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How to Start Seedlings Indoors

growing seedlings indoors

There's nothing like the feeling of growing your own food. Seeing the labor of your hard work literally bear fruit (or vegetables, or leaves, or…) is incredibly satisfying, not to mention delicious.

Not only are you providing for your family nutritious, pesticide-free greens, but you're also reducing your carbon footprint by eliminating the unnecessary environmentally-damaging steps of mass food production and delivery.

One of the most challenging hurdles of growing your own is right at the beginning—when you're starting from seedlings. At their most delicate stage, your plants are incredibly vulnerable to rotting and soil-borne diseases.

Luckily, with the right knowledge, you can successfully grow delicious vegetables and herbs. Here's our guide to starting seedlings indoors.

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The seeds

First thing's first: choose what you want to grow! You'll want plant your seeds around six weeks prior to the last frost in your area. That might be a bit difficult to determine, especially if you're new to growing.

This guide from Almanac is a good place to start, and helps you determine the best planting dates in your area.

The best practice is to prep your seeds before you plant. This will improve the germination rates of seeds with harder coats, meaning your plants will sprout sooner rather than later.

There are three methods you can go with, depending on the type of seed that you use. They are: scarification, stratification, and soaking.

Scarification
As silly as it sounds, some seeds have protective coatings that are, well, overprotective. Sometimes these waterproof coatings prevent the seeds from germinating, but usually in nature, this barrier is broken down.

What you can do to prepare these types of seeds is scratch that seed coating so water can permeate the seed. Use coarse sandpaper to do this, but make sure that you don't make any deep scratches, as that can damage the seed itself. Also, try your best to sow these seeds immediately, as they'll be quite exposed once you scratch them.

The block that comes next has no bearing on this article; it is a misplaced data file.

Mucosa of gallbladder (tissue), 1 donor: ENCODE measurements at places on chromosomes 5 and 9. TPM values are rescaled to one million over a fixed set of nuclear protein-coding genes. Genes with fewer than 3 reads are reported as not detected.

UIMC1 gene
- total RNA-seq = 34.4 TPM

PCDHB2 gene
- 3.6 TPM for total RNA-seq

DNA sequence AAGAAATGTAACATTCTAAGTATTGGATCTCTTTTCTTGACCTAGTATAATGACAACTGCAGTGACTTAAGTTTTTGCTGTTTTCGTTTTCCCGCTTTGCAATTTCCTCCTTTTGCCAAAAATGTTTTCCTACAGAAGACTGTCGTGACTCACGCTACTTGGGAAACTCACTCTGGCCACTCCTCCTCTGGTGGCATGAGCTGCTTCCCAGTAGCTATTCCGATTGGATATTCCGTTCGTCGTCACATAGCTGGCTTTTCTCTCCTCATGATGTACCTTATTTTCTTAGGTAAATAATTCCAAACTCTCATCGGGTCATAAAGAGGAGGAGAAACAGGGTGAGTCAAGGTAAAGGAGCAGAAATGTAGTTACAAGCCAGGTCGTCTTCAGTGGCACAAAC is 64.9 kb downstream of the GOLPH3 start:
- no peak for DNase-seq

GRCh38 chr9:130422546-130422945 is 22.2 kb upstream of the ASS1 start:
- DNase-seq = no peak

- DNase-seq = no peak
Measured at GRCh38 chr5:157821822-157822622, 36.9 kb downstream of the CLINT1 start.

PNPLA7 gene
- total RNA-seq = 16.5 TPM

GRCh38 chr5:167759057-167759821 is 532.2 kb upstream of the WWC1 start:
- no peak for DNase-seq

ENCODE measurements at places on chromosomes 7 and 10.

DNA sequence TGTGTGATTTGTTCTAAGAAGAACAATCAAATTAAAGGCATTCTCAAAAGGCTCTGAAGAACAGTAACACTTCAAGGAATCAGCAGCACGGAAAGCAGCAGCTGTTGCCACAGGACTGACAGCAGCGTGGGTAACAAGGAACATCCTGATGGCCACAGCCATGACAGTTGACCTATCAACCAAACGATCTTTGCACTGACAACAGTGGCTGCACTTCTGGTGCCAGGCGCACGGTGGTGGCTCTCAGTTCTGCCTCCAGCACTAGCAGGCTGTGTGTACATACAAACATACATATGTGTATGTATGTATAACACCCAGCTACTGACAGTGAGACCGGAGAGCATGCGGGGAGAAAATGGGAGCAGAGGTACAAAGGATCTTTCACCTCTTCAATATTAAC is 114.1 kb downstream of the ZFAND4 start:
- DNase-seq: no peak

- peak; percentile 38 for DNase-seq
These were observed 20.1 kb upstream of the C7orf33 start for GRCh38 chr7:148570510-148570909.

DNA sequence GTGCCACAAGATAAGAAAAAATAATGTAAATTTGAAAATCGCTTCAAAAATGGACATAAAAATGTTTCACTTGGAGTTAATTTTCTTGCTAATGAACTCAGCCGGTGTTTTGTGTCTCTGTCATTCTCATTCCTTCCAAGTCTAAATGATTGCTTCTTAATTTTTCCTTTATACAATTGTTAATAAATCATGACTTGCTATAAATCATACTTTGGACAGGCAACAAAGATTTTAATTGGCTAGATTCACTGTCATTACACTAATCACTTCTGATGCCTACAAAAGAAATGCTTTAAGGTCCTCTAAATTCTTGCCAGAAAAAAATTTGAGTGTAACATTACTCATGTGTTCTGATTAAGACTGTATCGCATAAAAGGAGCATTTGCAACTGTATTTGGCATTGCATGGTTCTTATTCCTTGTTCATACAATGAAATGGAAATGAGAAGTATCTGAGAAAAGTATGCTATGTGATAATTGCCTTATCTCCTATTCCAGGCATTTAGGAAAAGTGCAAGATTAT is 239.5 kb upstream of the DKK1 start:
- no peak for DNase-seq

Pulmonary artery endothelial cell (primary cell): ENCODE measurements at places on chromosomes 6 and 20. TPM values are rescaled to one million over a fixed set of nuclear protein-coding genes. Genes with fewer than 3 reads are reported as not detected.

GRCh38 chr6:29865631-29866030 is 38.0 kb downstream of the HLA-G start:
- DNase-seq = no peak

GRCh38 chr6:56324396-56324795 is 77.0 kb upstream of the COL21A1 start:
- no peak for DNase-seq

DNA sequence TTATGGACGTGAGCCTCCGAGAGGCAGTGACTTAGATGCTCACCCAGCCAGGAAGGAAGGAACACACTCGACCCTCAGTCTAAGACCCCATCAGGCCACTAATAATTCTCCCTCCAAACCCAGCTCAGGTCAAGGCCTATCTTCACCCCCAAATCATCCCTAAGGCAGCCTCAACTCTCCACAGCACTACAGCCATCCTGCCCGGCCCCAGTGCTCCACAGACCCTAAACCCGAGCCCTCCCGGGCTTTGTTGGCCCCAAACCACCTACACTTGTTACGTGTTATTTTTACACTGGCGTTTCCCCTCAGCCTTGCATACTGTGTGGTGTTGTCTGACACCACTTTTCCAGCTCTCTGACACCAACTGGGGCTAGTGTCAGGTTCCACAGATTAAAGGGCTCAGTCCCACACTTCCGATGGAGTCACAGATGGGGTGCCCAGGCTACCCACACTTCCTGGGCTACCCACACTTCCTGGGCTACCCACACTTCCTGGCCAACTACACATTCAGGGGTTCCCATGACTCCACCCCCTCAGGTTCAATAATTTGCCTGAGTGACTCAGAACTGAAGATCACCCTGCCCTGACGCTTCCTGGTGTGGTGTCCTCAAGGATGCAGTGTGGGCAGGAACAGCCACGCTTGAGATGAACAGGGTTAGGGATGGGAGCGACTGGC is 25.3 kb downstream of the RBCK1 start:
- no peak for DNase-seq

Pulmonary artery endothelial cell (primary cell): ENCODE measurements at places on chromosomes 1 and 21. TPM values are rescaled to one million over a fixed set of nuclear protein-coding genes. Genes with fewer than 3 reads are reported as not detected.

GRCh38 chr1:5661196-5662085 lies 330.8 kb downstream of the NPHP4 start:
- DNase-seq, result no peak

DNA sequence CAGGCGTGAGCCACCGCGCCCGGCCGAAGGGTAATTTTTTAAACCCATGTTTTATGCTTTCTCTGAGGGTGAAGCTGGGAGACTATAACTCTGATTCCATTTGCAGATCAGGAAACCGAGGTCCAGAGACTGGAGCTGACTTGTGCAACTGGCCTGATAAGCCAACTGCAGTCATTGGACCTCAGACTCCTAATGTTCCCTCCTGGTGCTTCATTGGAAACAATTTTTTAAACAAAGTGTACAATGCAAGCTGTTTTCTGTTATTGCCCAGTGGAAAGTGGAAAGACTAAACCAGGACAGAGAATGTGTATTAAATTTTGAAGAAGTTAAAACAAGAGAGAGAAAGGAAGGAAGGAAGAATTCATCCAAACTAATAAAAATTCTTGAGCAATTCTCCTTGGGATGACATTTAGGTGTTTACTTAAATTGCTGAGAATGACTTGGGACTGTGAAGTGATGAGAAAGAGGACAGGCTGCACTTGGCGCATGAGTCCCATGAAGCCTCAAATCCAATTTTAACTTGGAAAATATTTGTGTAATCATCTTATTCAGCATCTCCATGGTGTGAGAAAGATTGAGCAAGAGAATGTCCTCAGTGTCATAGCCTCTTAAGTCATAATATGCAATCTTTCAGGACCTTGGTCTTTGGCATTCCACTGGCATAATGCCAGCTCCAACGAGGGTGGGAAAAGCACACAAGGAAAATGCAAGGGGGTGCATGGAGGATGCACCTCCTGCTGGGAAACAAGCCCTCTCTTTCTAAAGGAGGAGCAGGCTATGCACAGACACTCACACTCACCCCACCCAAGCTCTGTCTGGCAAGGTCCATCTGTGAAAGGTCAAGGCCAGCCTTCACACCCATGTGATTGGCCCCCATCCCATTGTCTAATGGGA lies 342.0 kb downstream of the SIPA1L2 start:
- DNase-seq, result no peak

Stratification
Chemicals in these types of seeds—perennials, trees, etc.—actually prevent germination. In order to inhibit these chemicals, they need to be chilled and warmed.

To do this, you'll need to soak them in water for at least 24 hours. For the bigger seeds, fold them into a piece of damp peat moss, and mix smaller seeds with moist vermiculite. Place them into a plastic bag, and seal. Refrigerate the seeds and pick them out from the vermiculite/peat boss before sowing.

Soaking
Soaking helps soften up those protective coats. Without doing so, it may take a while before you see them go through germination.

This would probably be the simplest method, best for seeds like beets, chard, peas, and parsley, and all you have to do is soak your seeds in tepid water for a minimum of four hours, and up to 24.

You'll need to sow these seeds immediately, but be sure to skim off any seeds that are floating (as they probably aren't viable), and rinse your seeds off with fresh water before you do so.

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Seed labels

The stuff

As with planting anything, ensure that the containers that you're using are clean, as old containers may carry bacteria that will harm your plants.